four blooming hyacinths, forced bulbs

I’m one of the last people to complain about winter. Minnesota has four seasons, and I enjoy every one of them.

Still, it’s fun to dream about the time just two short months from now when the snow will (most likely) be gone and the first flowers will be poking out of the ground.

These hyacinth bulbs — a Christmas gift from my mom — make me antsy to start planting seeds indoors for our 2014 garden, though it’s much too early for that. I’ll need to be content to study our gardening books for now.

Linder’s garden center closed this fall after more than 100 years in St. Paul.

Plants growing in a garden: coreopsis, maroon coral bells, candytuft, wild geranium.

I won’t pretend that this is the only place I shop. In the Twin Cities area we’re fortunate to also have Gertens, Bachman’s, new-to-me Prairie Restorations in Princeton, the annual Friends School Plant Sale, and many more that I have yet to explore.

But this was my year-round neighborhood nursery.

Flowers growing in a garden: indigo, a single yellow flower, New England aster, pink turtlehead.

We received Linder’s gift cards as wedding and Christmas presents, and spent quite a bit of our own money there too. I never could seem to remember to bring back the empty pots or the carry-out boxes.

Five cardboard trays and two stacks of empty plastic plant pots.

We mostly bought perennials, trending the last year toward all natives.

Flowers in a garden: anemone, prairie smoke, evening primrose.

Also a couple of annuals each spring.

A pot with pink, purple, and yellow flowers; red cardinal climber flower vining up a trellis; orange marigold.

Grapes we planted just this summer.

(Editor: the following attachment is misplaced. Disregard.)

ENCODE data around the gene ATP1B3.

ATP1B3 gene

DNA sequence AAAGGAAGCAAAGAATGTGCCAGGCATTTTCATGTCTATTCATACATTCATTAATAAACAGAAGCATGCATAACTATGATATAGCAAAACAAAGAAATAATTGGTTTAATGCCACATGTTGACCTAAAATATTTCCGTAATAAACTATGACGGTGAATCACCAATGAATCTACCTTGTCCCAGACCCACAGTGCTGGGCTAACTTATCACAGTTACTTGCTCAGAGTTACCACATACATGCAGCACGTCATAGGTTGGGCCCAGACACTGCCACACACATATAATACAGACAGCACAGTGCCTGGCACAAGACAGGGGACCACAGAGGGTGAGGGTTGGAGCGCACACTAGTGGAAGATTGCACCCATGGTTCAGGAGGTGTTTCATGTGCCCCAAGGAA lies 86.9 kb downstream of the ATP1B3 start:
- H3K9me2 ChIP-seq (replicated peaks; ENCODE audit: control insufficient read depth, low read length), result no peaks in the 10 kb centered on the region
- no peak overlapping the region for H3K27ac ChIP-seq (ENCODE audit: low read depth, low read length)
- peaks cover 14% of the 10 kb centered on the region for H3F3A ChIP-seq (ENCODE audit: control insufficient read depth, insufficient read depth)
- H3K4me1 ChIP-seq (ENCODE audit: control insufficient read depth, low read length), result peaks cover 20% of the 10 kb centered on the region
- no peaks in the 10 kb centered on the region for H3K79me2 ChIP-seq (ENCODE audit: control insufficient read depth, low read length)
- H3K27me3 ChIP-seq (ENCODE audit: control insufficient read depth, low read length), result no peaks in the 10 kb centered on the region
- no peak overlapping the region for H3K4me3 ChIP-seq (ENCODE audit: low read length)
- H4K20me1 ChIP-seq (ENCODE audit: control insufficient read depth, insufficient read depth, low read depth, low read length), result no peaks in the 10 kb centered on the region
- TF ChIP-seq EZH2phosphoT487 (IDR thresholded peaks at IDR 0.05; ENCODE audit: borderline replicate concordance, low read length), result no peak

A small grape plant next to a trellis.

And tomatoes: the first year we were married, we bought two six-packs, not realizing just how many tomatoes that would produce!

Tomato plants, small tomato growing on the plant, a row of various shades of tomatoes on a windowsill.

Seeds to grow our own annuals and perennials.


Not to mention seed for our “birdfeeder.”

A chipmunk with stuffed cheeks, sitting on the edge of a birdfeeder.

We also took advantage of their classes. A year ago we attended a fall workshop to learn how to deal with Japanese beetles, and early this spring took a “From Seed to Planting” seminar. We participants got an impromptu tour of the greenhouses to see all the newborn seedlings. By the next day, I was already looking forward to taking that tour again next spring.

Trays and trays of seedlings in a greenhouse.

Goodbye to the 53 flower marts in grocery store and mall parking lots around the Twin Cities. Goodbye to fun fundraising opportunities for nonprofits, which received 15% of the pre-tax purchase amount their supporters spent on spring flowers. Goodbye to Lil Linder’s cheerful voice on the radio commercials, and the “Get growing now with Linder’s” jingle. Goodbye to dashing in for last-minute Christmas gifts. I already miss you.

The sign outside Linder's showing the messages 'Store Closed' and 'Thank you for the memories.'

With snow scheduled to bring an end to autumn — at least temporarily — I decided to get up early to head to Jensen Lake for one more colorful sunny morning.

Alas, a deer hunt in Lebanon Hills Regional Park meant no trip to Jensen today. But Eagan’s Thomas Lake Park was not far away.

oaks at Thomas Lake Park

The morning was crisp after a thick frost, but the oak trees couldn’t be more beautiful.

oaks at Thomas Lake Park

A few were still green, but the rest are all shades of orange, red, and brown, reminding me of crayon names: maize, chestnut, copper, maroon, goldenrod, sepia, tan, yellow orange, orange yellow, mahogany, brick red, and even more colors that haven’t been turned into crayons yet.

oaks at Thomas Lake Park

I also have a memory of a color called “burnt umber,” but I must be combining “burnt sienna” and “raw umber.”

oaks at Thomas Lake Park

It was worth staying at work an hour later than normal to make up for such a gorgeous morning in the park.

oaks at Thomas Lake Park

> More photos from Thomas Lake Park

Haunted house full of goblins, ghosts and other ghouls

This paper haunted house is my favorite Halloween decoration. As a kid, I made sure it was taped to my bedroom door every year. It’s a spooky fun “I spy” game: count the number of green goblins, ghosts, jack-o-lanterns, spiderwebs, owls, and eyes.